Keywords

  • multiple sclerosis
  • disease modifying treatment (DMT)
  • magnetic resonance imaging
  • progressive multipla sclerosis
  • relapse-associated worsening (RAW)
  • progression independent of relapse activity (PIRA)
  • biomarkers
  • cerebrospinal fluid (CSF)

Published Papers (1 paper)

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Research

Article
Factors Related to the Progression of Clinically Isolated Syndrome to Multiple Sclerosis: A Retrospective Study in Lithuania
Medicina 2022, 58(9), 1178; https://doi.org/10.3390/medicina58091178 - 30 Aug 2022
Viewed by 574
Abstract
Background and Objectives: Multiple sclerosis (MS) is a demyelinating disease which usually manifests as clinically isolated syndrome (CIS). Approximately 70% of patients with CIS progress to MS. Therefore, there is a pressing need to identify the most accurate predictive factors of CIS [...] Read more.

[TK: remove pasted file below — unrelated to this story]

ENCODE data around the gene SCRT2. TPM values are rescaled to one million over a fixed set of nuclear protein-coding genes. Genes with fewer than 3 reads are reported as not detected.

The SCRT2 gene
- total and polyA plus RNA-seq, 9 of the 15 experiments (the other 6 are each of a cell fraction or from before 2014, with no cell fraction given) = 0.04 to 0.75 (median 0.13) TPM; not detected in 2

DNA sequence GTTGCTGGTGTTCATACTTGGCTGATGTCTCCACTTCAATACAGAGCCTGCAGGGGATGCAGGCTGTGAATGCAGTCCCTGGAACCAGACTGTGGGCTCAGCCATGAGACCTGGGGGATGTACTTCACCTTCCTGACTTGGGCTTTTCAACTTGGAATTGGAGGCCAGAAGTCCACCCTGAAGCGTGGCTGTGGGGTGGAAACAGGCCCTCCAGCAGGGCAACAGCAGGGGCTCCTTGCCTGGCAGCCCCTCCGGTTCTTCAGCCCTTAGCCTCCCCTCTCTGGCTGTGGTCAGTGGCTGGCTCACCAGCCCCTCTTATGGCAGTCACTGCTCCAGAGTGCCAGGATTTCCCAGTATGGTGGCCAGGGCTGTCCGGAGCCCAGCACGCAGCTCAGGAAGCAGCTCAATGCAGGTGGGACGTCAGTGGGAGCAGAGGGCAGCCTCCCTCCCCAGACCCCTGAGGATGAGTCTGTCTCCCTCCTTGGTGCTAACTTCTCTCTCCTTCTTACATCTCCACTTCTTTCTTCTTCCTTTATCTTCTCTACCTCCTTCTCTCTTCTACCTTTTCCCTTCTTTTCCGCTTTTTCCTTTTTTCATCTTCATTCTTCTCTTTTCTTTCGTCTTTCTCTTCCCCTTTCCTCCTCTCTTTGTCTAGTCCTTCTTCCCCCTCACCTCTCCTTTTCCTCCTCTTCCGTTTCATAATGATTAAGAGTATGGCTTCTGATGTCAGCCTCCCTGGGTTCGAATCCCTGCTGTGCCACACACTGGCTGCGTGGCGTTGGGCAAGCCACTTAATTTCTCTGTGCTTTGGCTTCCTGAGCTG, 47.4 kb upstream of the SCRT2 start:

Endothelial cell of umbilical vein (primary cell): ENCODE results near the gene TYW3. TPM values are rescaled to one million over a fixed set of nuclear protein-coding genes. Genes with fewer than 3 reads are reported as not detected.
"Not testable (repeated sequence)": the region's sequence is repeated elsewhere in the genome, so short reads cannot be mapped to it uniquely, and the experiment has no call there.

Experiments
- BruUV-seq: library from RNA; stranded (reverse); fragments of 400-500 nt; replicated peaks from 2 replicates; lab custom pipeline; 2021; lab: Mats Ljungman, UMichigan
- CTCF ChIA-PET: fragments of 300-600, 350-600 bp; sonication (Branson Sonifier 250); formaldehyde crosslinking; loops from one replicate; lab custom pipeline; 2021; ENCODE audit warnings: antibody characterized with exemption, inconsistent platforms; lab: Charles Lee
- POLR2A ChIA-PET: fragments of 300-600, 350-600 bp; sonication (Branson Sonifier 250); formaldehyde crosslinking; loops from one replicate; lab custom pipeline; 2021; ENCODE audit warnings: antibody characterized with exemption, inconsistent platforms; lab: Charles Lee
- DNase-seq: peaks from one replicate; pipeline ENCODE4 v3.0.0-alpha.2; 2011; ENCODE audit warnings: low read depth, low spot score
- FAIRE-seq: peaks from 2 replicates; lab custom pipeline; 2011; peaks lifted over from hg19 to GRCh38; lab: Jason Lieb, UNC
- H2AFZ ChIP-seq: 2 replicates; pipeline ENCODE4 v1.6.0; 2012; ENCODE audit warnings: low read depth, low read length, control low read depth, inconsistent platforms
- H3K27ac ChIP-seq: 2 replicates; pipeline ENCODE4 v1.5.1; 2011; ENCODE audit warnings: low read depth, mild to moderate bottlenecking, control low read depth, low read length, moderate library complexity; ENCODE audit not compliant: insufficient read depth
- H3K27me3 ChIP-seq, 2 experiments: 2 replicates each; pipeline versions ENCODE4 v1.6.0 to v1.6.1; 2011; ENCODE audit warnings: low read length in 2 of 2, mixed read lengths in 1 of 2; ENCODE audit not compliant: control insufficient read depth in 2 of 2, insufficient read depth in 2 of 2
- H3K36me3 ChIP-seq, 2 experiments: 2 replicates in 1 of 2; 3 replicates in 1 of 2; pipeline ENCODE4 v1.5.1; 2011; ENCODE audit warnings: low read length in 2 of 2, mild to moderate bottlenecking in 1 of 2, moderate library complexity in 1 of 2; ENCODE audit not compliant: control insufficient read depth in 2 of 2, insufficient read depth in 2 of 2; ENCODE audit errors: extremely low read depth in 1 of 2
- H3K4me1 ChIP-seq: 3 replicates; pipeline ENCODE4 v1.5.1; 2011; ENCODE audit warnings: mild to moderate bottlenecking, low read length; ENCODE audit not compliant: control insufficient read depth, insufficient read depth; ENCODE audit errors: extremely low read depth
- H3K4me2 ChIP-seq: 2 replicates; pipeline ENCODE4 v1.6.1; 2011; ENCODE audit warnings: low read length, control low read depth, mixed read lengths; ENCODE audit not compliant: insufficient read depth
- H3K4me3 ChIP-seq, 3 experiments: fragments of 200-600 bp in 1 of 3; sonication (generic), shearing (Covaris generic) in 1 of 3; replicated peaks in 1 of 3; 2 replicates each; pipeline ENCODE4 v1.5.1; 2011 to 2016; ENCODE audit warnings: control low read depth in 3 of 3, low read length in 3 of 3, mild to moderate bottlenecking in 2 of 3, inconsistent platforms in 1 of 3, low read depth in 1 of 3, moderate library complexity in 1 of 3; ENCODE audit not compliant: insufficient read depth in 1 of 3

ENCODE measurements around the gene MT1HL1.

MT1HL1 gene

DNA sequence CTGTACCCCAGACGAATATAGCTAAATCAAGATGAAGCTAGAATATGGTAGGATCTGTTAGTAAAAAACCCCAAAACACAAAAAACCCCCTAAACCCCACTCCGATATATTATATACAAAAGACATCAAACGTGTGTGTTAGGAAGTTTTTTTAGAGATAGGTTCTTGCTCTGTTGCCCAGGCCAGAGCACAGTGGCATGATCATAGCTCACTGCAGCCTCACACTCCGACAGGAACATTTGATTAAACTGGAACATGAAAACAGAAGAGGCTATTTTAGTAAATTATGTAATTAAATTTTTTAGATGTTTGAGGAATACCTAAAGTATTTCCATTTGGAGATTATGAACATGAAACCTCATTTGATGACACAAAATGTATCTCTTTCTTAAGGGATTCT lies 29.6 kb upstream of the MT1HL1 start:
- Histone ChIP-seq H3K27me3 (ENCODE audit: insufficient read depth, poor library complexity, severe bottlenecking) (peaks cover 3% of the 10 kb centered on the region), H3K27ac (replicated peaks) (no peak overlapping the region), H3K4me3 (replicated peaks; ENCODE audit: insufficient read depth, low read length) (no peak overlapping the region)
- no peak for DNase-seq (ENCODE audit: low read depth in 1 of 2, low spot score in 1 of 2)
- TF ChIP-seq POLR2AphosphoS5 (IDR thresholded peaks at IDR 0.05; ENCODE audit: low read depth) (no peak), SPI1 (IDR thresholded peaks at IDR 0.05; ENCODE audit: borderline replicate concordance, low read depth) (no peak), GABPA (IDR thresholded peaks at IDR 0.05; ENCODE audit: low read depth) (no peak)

Background and Objectives: Multiple sclerosis (MS) is a demyelinating disease which usually manifests as clinically isolated syndrome (CIS). Approximately 70% of patients with CIS progress to MS. Therefore, there is a pressing need to identify the most accurate predictive factors of CIS developing into MS, some of which could be a clear clinical phenotype of early MS as well as lesions in magnetic resonance imaging (MRI), pathological findings in cerebrospinal fluid (CSF) and evoked potentials (EP) tests. The problem is of outstanding importance since early MS diagnosis and treatment prevents long-term disability. The aim of our study is to analyze the factors that could influence the progression of CIS to MS. Materials and Methods: This study is a retrospective data analysis which included patients with their primary CIS diagnosis between 1st January 2015 and 1st January 2020. The prevalence and predictive value of clinical symptoms, MRI lesions, pathological CSF and EP findings were evaluated in accordance with the final diagnosis and compared between the sexes and age groups. Results: Out of 138 CIS patients, 49 (35.5%) patients progressed to MS. MS patients were more likely to have a diminished sense of vibration and proprioception (χ2 = 9.033, p = 0.003) as well as spinal cord MRI lesions (χ2 = 7.209, p = 0.007) in comparison with the non-MS group. Positive oligoclonal bands (OCBs) in CSF (χ2 = 34.859, p ≤ 0.001) and pathological brainstem auditory evoked potential (BAEP) test findings (χ2 = 10.924, p ≤ 0.001) were more prevalent in the MS group. Diminished sense of vibration and proprioception increased the risk for developing MS by 13 times (p = 0.028), whereas positive OCBs in CSF increased the risk by 100 times (p < 0.001). MS patients that were older than 50 years were more likely to exhibit positive Babinski’s reflex (χ2 = 6.993, p = 0.03), decreased muscle strength (χ2 = 13.481, p = 0.001), ataxia (χ2 = 8.135, p = 0.017), and diminished sense of vibration and proprioception (χ2 = 7.918, p = 0.019) in comparison with both younger age groups. Conclusions: Diminished sense of vibration and proprioception, spinal cord MRI lesions, positive OCBs and pathological BAEP test findings were more common among patients that developed MS. Diminished sense of vibration and proprioception along with positive CSF OCBs are predictors of CIS progressing to MS. Older patients that develop MS have more symptoms in general, such as positive Babinski’s reflex, decreased muscle strength, ataxia, and diminished sense of vibration and proprioception. Full article